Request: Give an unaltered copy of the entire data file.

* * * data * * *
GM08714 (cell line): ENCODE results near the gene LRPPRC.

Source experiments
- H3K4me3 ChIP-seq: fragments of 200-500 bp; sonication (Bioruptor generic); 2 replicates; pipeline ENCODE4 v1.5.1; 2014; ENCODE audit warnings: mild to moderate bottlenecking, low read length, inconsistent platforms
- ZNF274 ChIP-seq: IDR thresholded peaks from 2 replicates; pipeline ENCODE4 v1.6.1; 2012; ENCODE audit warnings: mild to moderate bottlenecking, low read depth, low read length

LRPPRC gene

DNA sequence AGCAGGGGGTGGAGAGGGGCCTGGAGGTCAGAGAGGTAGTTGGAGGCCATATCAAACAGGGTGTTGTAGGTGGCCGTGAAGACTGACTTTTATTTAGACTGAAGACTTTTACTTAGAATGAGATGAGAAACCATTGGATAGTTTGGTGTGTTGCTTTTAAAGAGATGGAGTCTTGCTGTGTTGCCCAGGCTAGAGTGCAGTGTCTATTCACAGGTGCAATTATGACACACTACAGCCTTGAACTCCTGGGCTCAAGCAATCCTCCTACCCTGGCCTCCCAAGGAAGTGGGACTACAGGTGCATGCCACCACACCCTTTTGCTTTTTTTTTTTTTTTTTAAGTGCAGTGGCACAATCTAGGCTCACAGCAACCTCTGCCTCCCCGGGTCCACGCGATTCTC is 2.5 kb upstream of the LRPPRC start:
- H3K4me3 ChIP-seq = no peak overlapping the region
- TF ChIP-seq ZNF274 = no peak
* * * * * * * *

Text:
GM08714 (cell line): ENCODE results near the gene LRPPRC.

Source experiments
- H3K4me3 ChIP-seq: fragments of 200-500 bp; sonication (Bioruptor generic); 2 replicates; pipeline ENCODE4 v1.5.1; 2014; ENCODE audit warnings: mild to moderate bottlenecking, low read length, inconsistent platforms
- ZNF274 ChIP-seq: IDR thresholded peaks from 2 replicates; pipeline ENCODE4 v1.6.1; 2012; ENCODE audit warnings: mild to moderate bottlenecking, low read depth, low read length

LRPPRC gene

DNA sequence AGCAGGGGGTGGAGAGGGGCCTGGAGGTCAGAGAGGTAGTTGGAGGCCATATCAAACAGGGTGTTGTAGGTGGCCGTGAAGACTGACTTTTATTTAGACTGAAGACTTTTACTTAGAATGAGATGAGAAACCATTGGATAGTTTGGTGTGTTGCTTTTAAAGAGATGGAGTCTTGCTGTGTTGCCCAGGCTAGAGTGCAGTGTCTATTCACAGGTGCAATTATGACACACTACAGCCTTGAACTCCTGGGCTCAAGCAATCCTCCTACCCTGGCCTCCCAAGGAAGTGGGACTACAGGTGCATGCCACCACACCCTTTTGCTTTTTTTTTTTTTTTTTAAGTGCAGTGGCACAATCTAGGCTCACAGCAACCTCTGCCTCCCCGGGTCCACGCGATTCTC is 2.5 kb upstream of the LRPPRC start:
- H3K4me3 ChIP-seq = no peak overlapping the region
- TF ChIP-seq ZNF274 = no peak